Scholarly article on topic 'The diet of the spiny-cheek crayfish Orconectes limosus in the Czech Republic'

The diet of the spiny-cheek crayfish Orconectes limosus in the Czech Republic Academic research paper on "Biological sciences"

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Academic research paper on topic "The diet of the spiny-cheek crayfish Orconectes limosus in the Czech Republic"

Cent. Eur J. Biol.

DOI: 10.2478/s11535-013-0189-y


Central European Journal of Biology

The diet of the spiny-cheek crayfish Orconectes Hmosus in the Czech Republic

Research Article

Renata Vojkovska, Ivona Horka*, Zdenek Duns

University of Ostrava, Faculty of Science, Department of Biology and Ecology, 710 00 Ostrava, Czech Republic

Received 30 June 2012; Accepted 25 March 2013

Abstract: The composition of the diet of the invasive spiny-cheek crayfish Orconectes limosus was studied using qualitative and quantitative analyses of stomach contents. A total of 368 specimens collected in 2003-2005 and 2008 in Czech localities were examined, predominantly from the Labe (Elbe) and Vltava River basins. Food components were compared for three size classes of crayfish and both sexes. The following conclusions were reached: (1) the spiny-cheek crayfish is an omnivorous species consuming plants, animals and detritus; (2) quantitatively, the main food component of O. limosus is detritus, while the plant component was second; (3) O. limosus may swallow whole food particles up to 4 mm in size, and the bodies of small animals may sometimes be found undamaged in their stomachs.

Keywords: Crayfish diet • Food particles • Invasive crayfish • Stomach content • Trophic index © Versita Sp. z o.o.

1. Introduction

The spiny-cheek crayfish, Orconectes limosus (Rafinesque, 1817), is the most common alien crayfish in European freshwater ecosystems [1-3]. Characteristics determining its competitive advantage in comparison with native species include: an r-strategist life cycle with faster reproduction and earlier maturation; a greater tolerance to polluted waters; and the ability to spread the crayfish plague pathogen, together with its own resistance to that illness [4].

Crayfish forage on a wide range of foods, including water macrophytes, algae, detritus and macro-invertebrates [5-7]. Despite being generally omnivorous animals, different food components may be preferred in accordance with availability and energetic value [8]. Söderbäck et al. [9] also showed that, in experimental conditions, crayfish feeding on animal-originated food grow faster and show higher foraging activity than those kept on a detrital diet. Feeding selectivity has also been experimentally documented for food of animal origin, with crayfish foraging on thin-shelled rather than thick-shelled mollusks [7], preferring fish eggs to zebra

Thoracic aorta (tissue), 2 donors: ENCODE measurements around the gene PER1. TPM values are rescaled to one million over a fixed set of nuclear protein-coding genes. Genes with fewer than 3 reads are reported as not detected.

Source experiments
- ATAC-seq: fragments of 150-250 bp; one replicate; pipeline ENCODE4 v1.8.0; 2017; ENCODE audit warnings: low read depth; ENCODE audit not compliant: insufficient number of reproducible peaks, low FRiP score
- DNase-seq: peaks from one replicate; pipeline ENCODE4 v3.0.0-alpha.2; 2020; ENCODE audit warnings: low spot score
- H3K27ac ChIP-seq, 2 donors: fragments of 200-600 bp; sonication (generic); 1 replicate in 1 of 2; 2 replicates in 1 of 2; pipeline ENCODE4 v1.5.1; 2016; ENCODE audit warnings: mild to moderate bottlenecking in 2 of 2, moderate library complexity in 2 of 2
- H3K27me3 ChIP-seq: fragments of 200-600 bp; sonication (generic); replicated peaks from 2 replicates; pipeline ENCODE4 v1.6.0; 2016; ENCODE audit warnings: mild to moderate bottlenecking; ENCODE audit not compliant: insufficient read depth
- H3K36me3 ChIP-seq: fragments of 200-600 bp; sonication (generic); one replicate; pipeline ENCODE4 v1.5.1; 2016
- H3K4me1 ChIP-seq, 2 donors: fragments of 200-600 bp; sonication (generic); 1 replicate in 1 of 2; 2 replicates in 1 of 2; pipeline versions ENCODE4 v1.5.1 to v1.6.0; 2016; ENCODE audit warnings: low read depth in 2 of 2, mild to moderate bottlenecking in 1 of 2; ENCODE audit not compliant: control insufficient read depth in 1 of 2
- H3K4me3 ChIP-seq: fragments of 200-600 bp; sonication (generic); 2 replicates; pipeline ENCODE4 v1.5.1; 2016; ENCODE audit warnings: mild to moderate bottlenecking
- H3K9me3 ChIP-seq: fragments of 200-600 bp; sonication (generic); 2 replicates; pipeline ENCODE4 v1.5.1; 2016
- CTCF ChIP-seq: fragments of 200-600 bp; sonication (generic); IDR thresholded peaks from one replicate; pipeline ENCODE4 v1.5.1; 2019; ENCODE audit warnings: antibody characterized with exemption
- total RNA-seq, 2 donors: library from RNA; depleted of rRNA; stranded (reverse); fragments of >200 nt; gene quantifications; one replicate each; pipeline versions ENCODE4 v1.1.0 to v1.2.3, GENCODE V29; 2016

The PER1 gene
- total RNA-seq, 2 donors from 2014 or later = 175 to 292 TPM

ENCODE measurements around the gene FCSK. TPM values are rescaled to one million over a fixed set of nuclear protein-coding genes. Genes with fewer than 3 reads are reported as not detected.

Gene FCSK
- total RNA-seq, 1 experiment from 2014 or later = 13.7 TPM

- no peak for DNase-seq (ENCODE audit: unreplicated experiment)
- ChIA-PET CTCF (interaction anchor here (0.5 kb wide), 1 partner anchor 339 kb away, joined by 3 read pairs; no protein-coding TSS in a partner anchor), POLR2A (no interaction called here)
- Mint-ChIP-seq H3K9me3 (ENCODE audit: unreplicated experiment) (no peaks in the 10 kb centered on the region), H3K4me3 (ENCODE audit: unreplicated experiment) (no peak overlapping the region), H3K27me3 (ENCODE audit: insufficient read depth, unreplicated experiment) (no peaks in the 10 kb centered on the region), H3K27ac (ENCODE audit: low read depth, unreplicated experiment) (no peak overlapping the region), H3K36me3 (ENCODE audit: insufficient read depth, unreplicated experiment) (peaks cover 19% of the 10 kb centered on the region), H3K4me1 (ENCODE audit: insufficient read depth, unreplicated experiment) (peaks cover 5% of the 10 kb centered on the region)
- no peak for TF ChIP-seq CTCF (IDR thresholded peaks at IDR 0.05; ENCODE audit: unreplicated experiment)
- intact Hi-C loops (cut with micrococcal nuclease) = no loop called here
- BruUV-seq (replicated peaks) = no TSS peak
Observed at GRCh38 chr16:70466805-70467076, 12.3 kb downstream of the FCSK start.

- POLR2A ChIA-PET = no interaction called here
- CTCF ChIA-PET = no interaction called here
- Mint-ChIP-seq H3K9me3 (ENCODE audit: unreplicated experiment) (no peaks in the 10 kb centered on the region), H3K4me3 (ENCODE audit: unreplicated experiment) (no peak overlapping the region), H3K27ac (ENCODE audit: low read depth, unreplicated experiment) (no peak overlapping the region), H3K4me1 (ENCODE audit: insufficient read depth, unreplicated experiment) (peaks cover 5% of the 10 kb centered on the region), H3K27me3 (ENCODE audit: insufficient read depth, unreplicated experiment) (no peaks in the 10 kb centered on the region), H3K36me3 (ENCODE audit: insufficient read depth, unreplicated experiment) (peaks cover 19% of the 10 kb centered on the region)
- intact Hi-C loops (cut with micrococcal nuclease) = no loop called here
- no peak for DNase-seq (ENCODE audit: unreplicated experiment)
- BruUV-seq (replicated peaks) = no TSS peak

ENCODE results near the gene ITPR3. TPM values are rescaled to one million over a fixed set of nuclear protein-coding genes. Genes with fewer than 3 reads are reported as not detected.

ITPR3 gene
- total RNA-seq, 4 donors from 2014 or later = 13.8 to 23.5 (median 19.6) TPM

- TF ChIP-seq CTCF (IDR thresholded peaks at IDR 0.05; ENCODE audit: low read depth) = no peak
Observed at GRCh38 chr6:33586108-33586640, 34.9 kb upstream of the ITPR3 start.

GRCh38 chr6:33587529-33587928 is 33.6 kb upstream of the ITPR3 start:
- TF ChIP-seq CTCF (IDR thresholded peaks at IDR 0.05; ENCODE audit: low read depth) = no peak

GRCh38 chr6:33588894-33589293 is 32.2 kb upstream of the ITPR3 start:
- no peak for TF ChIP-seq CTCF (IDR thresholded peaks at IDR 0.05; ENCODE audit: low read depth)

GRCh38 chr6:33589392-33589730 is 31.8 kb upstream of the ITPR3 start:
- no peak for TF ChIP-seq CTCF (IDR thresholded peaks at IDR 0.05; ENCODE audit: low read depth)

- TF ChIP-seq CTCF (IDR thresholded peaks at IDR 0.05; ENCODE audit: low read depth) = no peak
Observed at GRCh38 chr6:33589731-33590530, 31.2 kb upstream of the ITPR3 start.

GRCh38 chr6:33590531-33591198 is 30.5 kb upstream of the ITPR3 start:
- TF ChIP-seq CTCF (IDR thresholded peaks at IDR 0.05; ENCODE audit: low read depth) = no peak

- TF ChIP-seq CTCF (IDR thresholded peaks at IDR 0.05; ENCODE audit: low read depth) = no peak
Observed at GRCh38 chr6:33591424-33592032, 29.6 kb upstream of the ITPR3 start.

mussels [10], or small and middle-sized mussels and aquatic gastropods to large ones [11 -13].

Being omnivorous throughout their life cycle, crayfish may prefer different foods in different stages of their life, with freshly hatched juveniles feeding mainly on animal plankton and later on benthic invertebrates, while adults consuming mostly plants and detritus [14,15]. The selection of plant foods often depends on mechanical structure, nutritional values, or plant chemical defenses [7,16-18]. According to Nystrom and Strand [19] and Cronin et al. [18], crayfish prefer newly budding or finely branching plants to those that are well grown and rigid. When foraging on submerged and emerged macrophytes, crayfish may cause changes to deep water environments. Invasive species, in particular, may negatively affect aquatic plant density and diversity [19-21].

Alien species compete with native species over many biological resource aspects, including food consumption. Despite a fairly wide literature on feeding of different crayfish species, from which only a limited review is given above, little data has been reported on the food and feeding impacts of the invasive spiny-cheek crayfish. Staszak and Szaniawska [22], as well